Pausanias, Description of Greece, 3.19.4

πεποίηται δὲ ἐπὶ τοῦ βωμοῦ καὶ ἡ Δημήτηρ καὶ Κόρη καὶ Πλούτων, ἐπὶ δὲ αὐτοῖς Μοῖραί τε καὶ Ὧραι, σὺν δέ σφισιν Ἀφροδίτη καὶ Ἀθηνᾶ τε καὶ Ἄρτεμις· κομίζουσι δʼ ἐς οὐρανὸν Ὑάκινθον καὶ Πολύβοιαν, Ὑακίνθου καθὰ λέγουσιν ἀδελφὴν ἀποθανοῦσαν ἔτι παρθένον. τοῦτο μὲν οὖν τοῦ Ὑακίνθου τὸ ἄγαλμα ἔχον ἐστὶν ἤδη γένεια, Νικίας δὲ ὁ Νικομήδους περισσῶς δή τι ἔγραψεν αὐτὸν ὡραῖον, τὸν ἐπὶ Ὑακίνθῳ λεγόμενον Ἀπόλλωνος ἔρωτα ὑποσημαίνων.

Annotation Authors and Editors
Created by Valérie Toillon

Sur l'autel il y a aussi Déméter, Koré, Pluto, à côté d'eux les Moires et les Saisons (horai) et avec elles Aphrodite, Athéna et Artémis. Ils transportent au ciel Hyacinthe et Polyboé, la soeur de Hyacinthe disent-ils, qui mourru jeune fille. Cette statue de Hyacinthe le représente barbu, mais Nikias, le fils de Nicomédès, l'a peint dans la délicatesse de l'adolescence, c'est une indication qu'il a suivit la légende concernant l'amour d'Apollon pour Hyacinthe.

Annotation Authors and Editors
Created by Valérie Toillon

Commentary

  1. On the painter, Nikias see text 362.

  2. This extract is part of a longer description of the throne of Apollo at Amyclae (Paus. 3.18.9-19.5). It is specifically placed at the end of the description of the pedestal of Apollo's cult statue which had the shape of an altar. This altar was thought to be the tomb of Hyacinthus. On the pedestal was carved the apotheosis of Hyacinthus, accompanied by his sister Polybea. He is depicted being welcomed by various gods and goddesses like Heracles (Paus. 3.19.1-4). Here, Pausanias mentions that Hyacinthus had a beard contrary to the painting of Nikias in which he was pictured as a youth (LIMC V s.v. Hyakinthos 1, 36; text 365). In fact, the picture of Hyacinthus on the Amyclean throne is the earliest dated example known to us. Usually, Hyacinthus is pictured as a youth, riding a swan or chased by Zephyros, the west wind (LIMC V s.v. Hyakinthos, pp. 546-550; see for example a red-figure cup in Mississippi University Museum 1977.3.102 - Hyacinthus riding a swan- and a red-figure cup in Boston 95.31 -Hyacinthus and Zephyros). At the time of Pausanias, it was the type of a young Hyacinthus that dominated, linked to his accidental death by the hand of Apollo (see text 27; Martial, 14.173; Philostratus, Images 1.24; Philos. the Young, Images 14). The story of Hyacinthus is best known to us from Ovid (Metamorphoses 10.162-219), although it was already mentioned in a fragment of the Hesiodic Hehoai (Hesiod, Fr. 171 MW). The myth tells that Hyacinthus was loved by Apollo and died accidentally by the fatal blow of a discus thrown by Apollo. In some versions, it is Zephyros who deflects the discus by jealousy (Palaphaitos 46; Lucian, Dialogi Deorum 16). No text mentions the apotheosis of Hyacinthus and his sister, nor any other iconographical representation of this particular scene is known. Maybe the version pictured on the pedestal was linked to the Hyacinthia, a cult to Apollo performed at Amyclea (On literary sources: Gantz, 1993, p. 94; LIMC V. s.v. Hyakinthos, p. 546. On the Hyacinthia: Burkert, 2011, pp. 154 n. 520; 203-204; Pettersson 1992, pp. 9-41).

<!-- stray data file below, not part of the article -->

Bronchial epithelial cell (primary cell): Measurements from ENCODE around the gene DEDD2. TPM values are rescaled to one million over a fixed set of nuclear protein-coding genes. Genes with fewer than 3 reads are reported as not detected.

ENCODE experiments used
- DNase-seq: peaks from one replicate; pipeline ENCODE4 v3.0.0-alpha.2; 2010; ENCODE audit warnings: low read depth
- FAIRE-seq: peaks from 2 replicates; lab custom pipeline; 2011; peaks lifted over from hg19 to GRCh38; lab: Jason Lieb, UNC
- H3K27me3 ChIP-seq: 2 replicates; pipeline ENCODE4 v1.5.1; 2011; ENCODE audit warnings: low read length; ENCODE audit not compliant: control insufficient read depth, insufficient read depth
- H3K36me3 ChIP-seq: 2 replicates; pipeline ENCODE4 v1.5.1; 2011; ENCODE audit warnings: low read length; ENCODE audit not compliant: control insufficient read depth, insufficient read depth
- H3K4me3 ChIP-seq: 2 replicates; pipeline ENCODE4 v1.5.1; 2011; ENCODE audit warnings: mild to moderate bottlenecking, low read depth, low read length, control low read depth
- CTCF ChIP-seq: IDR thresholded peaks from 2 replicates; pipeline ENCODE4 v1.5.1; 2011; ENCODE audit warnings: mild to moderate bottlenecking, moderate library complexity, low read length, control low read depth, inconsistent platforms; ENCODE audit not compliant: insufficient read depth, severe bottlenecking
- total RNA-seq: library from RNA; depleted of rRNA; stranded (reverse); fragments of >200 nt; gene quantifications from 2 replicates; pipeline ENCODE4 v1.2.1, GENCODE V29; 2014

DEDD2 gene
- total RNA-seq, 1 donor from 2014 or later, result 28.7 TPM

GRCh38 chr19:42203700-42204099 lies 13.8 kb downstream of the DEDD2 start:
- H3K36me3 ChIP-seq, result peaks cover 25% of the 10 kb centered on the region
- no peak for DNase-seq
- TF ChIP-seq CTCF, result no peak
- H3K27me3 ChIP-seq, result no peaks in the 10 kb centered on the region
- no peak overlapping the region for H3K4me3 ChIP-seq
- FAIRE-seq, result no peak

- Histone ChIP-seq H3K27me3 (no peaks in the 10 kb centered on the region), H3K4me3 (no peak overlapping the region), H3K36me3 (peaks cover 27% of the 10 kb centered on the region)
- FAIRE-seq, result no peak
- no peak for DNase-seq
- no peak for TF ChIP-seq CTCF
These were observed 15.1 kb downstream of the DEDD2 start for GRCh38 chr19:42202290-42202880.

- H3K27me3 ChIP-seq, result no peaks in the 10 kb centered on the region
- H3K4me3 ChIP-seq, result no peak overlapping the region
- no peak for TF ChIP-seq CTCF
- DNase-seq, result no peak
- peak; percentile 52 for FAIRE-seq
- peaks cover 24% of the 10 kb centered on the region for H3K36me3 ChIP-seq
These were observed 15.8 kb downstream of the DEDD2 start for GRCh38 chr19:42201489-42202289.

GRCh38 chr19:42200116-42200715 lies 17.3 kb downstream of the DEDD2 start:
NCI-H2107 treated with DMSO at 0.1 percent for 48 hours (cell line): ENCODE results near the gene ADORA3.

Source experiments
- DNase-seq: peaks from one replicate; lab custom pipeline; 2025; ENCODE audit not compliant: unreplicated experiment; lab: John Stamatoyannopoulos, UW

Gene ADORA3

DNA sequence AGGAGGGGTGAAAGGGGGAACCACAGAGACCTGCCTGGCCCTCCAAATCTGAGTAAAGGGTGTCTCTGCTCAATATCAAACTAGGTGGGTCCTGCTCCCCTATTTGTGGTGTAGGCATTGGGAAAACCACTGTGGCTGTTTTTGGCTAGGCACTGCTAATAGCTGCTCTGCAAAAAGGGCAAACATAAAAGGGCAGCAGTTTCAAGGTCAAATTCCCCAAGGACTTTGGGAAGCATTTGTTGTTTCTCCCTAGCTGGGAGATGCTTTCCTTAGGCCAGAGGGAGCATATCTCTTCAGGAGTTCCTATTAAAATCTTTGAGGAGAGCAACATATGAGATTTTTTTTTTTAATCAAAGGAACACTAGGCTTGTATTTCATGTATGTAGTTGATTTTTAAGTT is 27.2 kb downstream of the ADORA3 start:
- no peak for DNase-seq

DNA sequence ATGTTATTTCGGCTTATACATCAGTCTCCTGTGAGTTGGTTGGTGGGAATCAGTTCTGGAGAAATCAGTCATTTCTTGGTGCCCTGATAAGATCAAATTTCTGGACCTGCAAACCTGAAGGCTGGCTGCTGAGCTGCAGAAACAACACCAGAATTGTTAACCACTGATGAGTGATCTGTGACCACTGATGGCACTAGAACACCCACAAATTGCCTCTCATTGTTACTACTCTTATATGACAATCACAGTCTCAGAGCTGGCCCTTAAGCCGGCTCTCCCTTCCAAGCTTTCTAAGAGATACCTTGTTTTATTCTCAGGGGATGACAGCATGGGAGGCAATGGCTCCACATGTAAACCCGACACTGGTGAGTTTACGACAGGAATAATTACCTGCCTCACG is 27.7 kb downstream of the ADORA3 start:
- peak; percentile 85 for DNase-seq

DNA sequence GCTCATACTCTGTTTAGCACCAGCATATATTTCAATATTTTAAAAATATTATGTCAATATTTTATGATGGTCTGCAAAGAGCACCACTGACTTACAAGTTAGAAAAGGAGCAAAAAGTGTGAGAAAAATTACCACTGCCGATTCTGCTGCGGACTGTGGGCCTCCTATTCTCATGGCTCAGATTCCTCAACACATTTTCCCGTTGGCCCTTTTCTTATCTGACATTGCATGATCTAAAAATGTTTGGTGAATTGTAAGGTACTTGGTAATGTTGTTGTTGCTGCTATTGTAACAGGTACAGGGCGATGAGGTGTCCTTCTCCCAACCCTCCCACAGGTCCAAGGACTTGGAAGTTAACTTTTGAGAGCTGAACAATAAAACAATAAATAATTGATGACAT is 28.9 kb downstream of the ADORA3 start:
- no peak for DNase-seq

3. In Roman times, the painting was displayed in Alexandria, and after Augustus’ capture of the city, the painting was brought to Rome. It was dedicated at the temple of Augustus by Tiberius in ca. 15/16 CE (see Pliny, NH 35. 131 = text 365).

Annotation Authors and Editors
Created by Valérie Toillon

Tags

  • nikias
  • apollo
  • amyclea
  • hyacinthus
  • zephyros

Bibliography

Burkert, W. 2011. La religion grecque : à l’époque archaïque et classique. Antiquité/Synthèses, 13. Paris: Picard.

Gantz, T. 1993. Early Greek Myth: a Guide to Literary and Artistic Sources. Baltimore: Johns Hopkins University Press.

Pettersson, M. 1992. Cults of Apollo at Sparta. The Hyakinthia, the Gymnopaidia and the Karneia. Acta Instituti Atheniensis Regni Sueciae, Series in 8o, XII. Stockholm: Swedish Institute in Athens.

Annotation Authors and Editors
Created by Valérie Toillon